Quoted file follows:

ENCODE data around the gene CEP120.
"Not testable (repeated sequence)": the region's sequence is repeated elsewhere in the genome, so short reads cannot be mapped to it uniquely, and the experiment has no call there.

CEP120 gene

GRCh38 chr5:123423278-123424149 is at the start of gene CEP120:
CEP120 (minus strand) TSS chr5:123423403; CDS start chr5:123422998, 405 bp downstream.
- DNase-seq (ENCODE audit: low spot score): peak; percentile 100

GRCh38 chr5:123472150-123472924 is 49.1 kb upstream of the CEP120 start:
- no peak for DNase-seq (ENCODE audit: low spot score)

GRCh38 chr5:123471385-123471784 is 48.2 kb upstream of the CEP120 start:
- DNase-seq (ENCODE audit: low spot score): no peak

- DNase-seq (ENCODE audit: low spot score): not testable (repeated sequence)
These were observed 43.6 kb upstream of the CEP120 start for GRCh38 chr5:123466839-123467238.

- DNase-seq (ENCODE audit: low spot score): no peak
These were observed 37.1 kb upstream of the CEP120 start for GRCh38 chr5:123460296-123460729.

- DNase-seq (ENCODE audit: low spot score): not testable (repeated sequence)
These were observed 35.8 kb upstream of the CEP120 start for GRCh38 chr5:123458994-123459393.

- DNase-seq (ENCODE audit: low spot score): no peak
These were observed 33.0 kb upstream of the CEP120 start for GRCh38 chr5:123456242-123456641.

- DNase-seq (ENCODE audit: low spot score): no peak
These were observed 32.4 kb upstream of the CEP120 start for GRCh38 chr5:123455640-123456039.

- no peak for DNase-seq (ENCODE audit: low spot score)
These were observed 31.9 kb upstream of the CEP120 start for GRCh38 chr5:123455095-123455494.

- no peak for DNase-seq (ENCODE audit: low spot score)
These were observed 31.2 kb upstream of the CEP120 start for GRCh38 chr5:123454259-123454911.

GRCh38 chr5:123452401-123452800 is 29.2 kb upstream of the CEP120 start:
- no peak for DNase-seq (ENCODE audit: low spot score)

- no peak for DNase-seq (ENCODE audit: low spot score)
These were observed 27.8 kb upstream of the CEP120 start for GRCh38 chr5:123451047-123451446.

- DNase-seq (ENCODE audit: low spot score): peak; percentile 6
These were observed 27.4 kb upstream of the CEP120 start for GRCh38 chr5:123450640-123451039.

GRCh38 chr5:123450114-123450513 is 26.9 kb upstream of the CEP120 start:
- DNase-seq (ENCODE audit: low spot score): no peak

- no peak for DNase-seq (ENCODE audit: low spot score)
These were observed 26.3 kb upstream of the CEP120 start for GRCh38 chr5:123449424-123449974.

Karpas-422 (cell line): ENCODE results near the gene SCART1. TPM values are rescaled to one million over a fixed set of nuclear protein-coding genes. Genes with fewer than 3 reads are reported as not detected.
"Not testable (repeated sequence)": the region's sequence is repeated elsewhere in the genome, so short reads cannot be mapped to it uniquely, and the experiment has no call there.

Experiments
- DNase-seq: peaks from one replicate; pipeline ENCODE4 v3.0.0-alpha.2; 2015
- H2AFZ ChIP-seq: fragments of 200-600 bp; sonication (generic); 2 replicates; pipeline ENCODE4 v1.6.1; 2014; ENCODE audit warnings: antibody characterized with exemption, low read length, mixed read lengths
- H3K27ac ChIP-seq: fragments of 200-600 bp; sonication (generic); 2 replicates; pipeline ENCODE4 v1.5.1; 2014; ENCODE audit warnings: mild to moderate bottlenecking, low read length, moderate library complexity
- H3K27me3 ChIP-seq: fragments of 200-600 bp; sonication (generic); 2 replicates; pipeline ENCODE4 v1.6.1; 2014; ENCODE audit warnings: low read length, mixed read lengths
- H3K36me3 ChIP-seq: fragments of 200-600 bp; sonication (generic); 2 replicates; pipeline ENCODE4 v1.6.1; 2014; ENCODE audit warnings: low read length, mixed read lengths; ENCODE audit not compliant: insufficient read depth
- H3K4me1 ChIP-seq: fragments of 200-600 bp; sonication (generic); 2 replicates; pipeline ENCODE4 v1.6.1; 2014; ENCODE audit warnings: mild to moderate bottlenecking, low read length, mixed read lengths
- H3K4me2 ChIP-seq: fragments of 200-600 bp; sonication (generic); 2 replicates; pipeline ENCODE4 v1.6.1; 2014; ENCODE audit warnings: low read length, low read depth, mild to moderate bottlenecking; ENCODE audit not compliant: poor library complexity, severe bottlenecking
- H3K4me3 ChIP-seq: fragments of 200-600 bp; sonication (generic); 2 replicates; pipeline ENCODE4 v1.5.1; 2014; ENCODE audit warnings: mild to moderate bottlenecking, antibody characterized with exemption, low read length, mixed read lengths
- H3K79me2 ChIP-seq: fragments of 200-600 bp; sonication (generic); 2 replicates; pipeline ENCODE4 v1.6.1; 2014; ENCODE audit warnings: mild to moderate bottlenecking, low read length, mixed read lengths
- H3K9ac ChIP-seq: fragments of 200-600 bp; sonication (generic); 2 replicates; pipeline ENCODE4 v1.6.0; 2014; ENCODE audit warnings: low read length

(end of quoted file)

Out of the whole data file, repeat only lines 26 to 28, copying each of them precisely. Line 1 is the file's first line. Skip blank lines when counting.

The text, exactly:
- no peak for DNase-seq (ENCODE audit: low spot score)

- no peak for DNase-seq (ENCODE audit: low spot score)
These were observed 27.8 kb upstream of the CEP120 start for GRCh38 chr5:123451047-123451446.